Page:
“He’s not played a lot of real football,” Kelly said of Jurkovec. “In practice, he looks pretty good, but … making those quick decisions, changing protections, those are the things that he's going to have to continue to work on.”
4. Identity Crisis
Prior to the Michigan game, Notre Dame’s 27-5 mark over the last two seasons trailed only Alabama, Clemson, Ohio State and Oklahoma for the best among the 65 Power Five schools.
Against the Wolverines, all that the Fighting Irish had been during that stretch evaporated with a no-show performance — a case of lost identity to Kelly. This was highlighted by getting out-rushed by a mind-boggling 303-47 count.
“Our identity is to be gritty. Our identity is to play smart. Our identity is to be locked in,” Kelly said. “We were not. We’ve got to get back to our identity.”
It was not restricted to just physicality, but emotional frame of mind. Michigan was at an emotional frenzy while the Irish were flat for reasons that at this time Kelly can’t or won’t pinpoint, but the coach doesn’t blame it on getting out of rhythm with a bye week.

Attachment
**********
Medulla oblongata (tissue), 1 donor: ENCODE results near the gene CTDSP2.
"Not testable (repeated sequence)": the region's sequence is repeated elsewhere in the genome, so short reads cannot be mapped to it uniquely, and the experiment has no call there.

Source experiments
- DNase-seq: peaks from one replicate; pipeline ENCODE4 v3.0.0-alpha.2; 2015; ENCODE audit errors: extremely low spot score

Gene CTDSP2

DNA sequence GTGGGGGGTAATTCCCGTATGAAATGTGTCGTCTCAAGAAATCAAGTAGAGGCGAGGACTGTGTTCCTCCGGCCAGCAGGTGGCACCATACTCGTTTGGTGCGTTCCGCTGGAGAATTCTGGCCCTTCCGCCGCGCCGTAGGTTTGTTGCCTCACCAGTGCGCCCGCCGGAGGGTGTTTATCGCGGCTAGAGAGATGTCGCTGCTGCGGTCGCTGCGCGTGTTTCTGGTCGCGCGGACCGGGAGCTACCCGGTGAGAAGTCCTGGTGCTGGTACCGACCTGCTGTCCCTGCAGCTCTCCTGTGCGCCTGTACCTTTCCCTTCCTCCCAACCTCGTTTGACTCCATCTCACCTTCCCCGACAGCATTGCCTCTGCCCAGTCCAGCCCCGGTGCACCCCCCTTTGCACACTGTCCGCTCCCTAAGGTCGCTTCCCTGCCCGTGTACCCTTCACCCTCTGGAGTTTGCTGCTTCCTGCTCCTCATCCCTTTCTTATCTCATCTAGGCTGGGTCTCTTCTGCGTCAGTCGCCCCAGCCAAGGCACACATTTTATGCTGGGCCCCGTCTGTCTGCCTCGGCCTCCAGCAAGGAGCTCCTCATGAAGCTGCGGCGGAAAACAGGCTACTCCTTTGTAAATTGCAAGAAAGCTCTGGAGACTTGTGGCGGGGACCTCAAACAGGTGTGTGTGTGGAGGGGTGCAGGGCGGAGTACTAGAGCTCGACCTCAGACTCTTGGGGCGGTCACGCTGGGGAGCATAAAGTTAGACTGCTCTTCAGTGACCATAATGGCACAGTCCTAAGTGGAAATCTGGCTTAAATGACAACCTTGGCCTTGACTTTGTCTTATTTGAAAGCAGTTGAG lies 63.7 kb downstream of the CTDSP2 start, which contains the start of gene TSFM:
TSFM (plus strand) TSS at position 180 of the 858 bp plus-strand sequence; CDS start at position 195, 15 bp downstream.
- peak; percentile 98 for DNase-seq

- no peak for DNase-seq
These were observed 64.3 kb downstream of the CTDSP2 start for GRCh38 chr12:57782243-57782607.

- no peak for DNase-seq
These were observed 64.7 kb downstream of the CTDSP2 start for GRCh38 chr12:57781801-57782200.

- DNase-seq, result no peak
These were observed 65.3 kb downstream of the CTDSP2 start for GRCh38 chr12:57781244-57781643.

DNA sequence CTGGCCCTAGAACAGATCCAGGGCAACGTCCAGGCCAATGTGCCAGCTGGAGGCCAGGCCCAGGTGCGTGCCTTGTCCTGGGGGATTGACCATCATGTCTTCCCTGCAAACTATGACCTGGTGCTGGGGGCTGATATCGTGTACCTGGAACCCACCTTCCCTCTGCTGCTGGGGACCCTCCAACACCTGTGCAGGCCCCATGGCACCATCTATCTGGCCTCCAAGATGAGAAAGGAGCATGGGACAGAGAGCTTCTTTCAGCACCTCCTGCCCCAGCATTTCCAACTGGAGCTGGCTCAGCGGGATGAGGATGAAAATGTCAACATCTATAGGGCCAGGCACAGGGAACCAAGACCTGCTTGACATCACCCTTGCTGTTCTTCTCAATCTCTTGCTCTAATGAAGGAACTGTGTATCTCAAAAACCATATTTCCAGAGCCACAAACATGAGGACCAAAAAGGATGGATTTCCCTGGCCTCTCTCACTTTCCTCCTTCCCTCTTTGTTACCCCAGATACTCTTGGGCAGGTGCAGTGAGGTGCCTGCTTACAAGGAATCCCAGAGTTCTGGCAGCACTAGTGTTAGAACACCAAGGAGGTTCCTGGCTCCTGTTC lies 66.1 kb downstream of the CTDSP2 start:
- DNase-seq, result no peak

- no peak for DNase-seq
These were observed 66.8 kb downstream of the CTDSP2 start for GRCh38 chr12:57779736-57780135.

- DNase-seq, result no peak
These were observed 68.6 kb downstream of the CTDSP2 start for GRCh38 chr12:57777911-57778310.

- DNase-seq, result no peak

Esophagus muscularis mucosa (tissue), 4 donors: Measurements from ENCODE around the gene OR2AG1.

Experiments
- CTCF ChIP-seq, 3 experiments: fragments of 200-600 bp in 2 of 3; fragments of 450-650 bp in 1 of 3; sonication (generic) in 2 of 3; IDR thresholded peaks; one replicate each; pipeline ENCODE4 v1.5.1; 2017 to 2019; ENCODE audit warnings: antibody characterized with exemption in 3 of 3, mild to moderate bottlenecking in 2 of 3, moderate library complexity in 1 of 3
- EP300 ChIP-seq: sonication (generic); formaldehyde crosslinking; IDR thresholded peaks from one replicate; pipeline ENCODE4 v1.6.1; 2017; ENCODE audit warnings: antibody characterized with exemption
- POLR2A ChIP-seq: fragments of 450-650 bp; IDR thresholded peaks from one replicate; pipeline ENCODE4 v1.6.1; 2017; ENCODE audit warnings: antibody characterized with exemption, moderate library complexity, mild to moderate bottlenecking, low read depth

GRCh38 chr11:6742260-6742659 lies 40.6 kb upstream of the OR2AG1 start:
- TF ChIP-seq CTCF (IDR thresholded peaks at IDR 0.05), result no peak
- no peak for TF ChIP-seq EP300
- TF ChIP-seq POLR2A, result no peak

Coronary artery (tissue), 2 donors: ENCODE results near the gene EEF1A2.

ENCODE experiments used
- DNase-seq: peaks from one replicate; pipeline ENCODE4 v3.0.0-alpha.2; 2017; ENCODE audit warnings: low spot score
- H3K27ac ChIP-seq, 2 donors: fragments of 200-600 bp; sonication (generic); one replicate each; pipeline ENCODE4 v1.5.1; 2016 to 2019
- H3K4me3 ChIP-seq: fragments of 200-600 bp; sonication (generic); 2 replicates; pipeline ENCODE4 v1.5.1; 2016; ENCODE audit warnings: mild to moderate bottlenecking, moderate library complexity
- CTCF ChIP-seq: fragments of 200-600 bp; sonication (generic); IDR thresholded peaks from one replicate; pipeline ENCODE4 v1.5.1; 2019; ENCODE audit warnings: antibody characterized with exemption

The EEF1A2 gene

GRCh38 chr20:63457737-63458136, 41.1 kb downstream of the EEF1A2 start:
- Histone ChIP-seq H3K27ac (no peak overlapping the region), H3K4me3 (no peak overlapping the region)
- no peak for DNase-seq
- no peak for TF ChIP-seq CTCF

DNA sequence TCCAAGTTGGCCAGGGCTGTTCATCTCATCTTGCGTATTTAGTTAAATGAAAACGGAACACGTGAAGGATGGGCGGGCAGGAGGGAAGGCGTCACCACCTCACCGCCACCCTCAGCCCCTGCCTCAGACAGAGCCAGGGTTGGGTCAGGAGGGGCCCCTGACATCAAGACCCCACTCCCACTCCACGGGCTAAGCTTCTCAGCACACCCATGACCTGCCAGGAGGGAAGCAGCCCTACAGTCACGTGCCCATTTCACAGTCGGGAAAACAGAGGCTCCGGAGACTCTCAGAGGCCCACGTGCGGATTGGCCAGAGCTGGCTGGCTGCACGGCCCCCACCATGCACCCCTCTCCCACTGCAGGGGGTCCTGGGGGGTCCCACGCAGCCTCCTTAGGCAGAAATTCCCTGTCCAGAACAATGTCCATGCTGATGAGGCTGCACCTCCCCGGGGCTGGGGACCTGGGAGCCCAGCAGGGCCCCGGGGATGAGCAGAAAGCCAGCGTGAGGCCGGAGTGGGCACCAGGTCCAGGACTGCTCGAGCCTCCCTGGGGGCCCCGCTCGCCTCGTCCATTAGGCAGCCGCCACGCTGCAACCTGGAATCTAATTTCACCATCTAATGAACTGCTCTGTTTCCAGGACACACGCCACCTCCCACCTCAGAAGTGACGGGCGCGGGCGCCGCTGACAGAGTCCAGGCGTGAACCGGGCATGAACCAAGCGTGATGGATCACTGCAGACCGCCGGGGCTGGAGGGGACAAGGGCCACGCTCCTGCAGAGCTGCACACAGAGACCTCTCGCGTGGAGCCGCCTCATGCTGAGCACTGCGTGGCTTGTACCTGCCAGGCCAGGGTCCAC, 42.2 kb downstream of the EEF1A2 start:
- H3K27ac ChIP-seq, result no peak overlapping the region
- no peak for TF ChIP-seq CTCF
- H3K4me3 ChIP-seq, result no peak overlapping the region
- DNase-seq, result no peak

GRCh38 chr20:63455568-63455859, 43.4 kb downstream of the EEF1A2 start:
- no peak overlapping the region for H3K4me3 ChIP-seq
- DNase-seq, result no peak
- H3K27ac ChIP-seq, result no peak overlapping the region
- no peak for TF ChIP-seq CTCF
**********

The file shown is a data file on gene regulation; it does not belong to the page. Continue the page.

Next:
“You’ve got to match your preparation with game-time emotional readiness,” he said. “We didn’t match that. Michigan was all over the field. We got what we deserved, and Michigan outplayed us. They outhustled us. They were more physical. They outcoached us.
“Those things unfortunately are the realities of it.”
From an emotional standpoint, the Irish head coach believes his team will rebound.
“I’m very confident our guys are accountable guys and I know our staff is, and we’ll get back to work,” he said.
Physically, it’s not as though Notre Dame has demonstrated an unwillingness to mix it up. The defense earlier this year competed fiercely in a 23-17 loss at then No. 3 Georgia, and earlier this month the offense racked up 308 rushing yards versus USC.
“The basic tenets of this game haven’t changed,” Kelly said. “You control the line of scrimmage, you really have a great chance of winning football games.
“Michigan controlled the line of scrimmage on both sides.”
5. Winning November
No Notre Dame team has finished 5-0 in November (it’s not often five games are played in the month) since Knute Rockne’s final Fighting Irish edition in 1930 that captured the national title.
Thus, getting to 10-2 for a potential New Year’s Six Bowl would help rinse out some of the bitter taste of last weekend. The Irish are expected to be heavy favorites in all five, including by 16.5 points currently versus Virginia Tech.
“They won’t be defined by one game,” Kelly said of his team. “They’ve got a great opportunity in the month of November. … They win the month of November, the noise will change. All will be happy.”